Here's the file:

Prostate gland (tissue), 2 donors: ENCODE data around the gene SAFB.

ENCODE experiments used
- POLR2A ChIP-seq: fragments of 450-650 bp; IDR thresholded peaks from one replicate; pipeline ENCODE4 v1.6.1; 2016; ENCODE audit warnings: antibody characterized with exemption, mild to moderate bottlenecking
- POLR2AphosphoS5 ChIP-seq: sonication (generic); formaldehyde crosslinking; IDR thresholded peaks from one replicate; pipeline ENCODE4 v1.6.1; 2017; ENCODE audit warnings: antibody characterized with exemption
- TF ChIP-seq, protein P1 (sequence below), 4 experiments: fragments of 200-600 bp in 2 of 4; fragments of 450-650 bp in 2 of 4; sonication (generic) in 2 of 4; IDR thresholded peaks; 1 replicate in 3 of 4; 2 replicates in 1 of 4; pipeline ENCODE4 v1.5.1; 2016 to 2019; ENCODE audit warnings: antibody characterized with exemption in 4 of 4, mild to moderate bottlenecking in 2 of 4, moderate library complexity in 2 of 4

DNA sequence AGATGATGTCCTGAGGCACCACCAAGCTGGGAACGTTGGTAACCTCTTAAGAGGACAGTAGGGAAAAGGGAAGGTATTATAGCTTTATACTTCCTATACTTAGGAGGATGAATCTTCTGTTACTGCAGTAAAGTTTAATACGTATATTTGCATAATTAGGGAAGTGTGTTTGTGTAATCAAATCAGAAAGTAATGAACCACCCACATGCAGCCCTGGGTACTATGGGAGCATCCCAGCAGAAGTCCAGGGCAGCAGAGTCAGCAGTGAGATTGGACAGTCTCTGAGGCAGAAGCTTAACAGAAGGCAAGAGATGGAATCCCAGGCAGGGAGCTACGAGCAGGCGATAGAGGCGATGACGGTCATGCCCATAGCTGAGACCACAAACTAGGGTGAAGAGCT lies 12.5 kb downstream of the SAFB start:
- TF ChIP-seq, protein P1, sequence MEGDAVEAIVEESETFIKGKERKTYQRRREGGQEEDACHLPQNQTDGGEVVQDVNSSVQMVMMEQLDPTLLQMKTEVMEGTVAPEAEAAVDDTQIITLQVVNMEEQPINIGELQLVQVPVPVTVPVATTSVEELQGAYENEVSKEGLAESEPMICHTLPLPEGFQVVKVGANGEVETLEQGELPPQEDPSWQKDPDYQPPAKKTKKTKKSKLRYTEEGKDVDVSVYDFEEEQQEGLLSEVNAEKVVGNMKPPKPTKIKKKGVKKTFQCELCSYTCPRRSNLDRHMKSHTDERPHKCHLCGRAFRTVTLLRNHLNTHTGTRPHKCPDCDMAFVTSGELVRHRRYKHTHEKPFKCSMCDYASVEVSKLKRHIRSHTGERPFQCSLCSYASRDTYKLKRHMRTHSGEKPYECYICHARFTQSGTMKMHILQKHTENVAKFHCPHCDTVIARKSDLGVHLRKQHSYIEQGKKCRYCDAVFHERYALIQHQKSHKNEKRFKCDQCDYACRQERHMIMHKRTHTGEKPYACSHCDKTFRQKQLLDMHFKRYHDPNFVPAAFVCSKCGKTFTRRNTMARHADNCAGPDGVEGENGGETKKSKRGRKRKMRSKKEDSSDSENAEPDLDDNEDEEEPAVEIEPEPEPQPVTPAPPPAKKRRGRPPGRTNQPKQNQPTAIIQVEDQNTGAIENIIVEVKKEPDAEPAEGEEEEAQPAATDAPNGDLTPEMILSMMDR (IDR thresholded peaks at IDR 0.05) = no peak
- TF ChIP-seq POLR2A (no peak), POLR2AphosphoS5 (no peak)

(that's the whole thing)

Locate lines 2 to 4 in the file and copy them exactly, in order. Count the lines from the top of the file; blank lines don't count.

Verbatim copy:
ENCODE experiments used
- POLR2A ChIP-seq: fragments of 450-650 bp; IDR thresholded peaks from one replicate; pipeline ENCODE4 v1.6.1; 2016; ENCODE audit warnings: antibody characterized with exemption, mild to moderate bottlenecking
- POLR2AphosphoS5 ChIP-seq: sonication (generic); formaldehyde crosslinking; IDR thresholded peaks from one replicate; pipeline ENCODE4 v1.6.1; 2017; ENCODE audit warnings: antibody characterized with exemption